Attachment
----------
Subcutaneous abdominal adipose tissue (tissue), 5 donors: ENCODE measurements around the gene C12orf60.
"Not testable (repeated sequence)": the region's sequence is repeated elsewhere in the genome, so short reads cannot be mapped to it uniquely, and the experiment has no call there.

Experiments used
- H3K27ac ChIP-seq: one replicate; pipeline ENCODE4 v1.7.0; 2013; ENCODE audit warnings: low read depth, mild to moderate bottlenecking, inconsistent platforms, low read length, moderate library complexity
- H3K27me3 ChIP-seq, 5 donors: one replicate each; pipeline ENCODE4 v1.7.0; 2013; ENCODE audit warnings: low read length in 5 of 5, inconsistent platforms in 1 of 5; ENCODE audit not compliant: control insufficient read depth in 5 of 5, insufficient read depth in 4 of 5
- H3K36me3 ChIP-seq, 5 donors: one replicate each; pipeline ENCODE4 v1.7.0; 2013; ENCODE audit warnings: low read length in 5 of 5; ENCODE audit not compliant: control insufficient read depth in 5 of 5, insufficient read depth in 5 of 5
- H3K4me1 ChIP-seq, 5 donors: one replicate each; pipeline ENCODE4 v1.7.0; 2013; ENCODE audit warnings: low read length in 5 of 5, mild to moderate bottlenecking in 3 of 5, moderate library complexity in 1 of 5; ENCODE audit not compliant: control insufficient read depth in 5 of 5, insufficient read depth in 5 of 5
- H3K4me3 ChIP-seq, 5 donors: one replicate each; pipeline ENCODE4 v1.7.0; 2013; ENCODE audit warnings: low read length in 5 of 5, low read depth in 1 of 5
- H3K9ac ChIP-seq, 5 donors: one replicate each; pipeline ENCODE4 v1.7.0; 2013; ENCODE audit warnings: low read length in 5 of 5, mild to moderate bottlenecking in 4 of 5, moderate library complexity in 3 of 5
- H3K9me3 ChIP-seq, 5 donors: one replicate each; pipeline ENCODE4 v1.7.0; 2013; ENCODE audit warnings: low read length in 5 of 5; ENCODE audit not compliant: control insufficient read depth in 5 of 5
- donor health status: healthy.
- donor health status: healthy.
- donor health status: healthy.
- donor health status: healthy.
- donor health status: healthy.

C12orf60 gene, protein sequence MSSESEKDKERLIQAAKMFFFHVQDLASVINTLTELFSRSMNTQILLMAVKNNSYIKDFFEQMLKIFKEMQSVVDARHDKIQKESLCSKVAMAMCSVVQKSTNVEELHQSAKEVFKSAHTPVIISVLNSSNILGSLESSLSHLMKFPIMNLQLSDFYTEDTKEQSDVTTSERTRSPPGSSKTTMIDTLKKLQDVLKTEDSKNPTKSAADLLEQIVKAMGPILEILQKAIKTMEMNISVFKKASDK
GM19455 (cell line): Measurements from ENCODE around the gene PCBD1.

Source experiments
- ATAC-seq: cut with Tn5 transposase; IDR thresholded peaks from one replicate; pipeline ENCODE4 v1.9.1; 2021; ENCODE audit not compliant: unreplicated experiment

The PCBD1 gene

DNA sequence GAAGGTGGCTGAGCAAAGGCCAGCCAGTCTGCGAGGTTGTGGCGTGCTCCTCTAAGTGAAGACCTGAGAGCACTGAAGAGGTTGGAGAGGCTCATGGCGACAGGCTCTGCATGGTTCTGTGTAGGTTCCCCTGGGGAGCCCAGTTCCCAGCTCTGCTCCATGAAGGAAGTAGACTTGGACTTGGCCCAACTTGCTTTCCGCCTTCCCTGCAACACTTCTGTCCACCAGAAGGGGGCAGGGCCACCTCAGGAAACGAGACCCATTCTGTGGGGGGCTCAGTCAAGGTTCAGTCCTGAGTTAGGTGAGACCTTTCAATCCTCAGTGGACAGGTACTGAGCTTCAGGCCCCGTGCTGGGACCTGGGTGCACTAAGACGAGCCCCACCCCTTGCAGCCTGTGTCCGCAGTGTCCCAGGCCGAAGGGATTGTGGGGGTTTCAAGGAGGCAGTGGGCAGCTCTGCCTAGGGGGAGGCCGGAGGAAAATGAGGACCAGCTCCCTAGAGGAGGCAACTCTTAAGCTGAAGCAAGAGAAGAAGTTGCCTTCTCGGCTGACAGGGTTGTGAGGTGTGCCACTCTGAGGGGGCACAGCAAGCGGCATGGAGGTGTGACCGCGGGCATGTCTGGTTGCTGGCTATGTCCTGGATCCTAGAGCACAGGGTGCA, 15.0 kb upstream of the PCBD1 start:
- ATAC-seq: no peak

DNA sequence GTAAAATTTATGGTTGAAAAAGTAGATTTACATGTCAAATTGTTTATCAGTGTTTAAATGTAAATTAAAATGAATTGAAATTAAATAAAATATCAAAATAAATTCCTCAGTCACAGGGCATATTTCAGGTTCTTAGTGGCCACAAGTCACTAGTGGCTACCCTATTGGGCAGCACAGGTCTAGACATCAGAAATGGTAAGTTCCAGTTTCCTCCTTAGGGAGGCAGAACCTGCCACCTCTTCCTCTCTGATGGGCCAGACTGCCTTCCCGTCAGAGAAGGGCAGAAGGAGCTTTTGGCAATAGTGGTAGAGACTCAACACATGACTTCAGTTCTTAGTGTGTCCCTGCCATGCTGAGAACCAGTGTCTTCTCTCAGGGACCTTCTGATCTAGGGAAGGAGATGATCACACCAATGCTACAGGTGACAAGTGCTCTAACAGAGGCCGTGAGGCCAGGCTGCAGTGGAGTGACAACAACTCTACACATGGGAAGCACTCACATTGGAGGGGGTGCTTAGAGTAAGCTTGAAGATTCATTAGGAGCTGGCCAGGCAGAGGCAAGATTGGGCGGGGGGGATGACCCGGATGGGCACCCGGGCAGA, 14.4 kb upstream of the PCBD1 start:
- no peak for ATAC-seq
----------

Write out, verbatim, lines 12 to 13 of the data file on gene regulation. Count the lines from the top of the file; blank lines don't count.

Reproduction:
- donor health status: healthy.
- donor health status: healthy.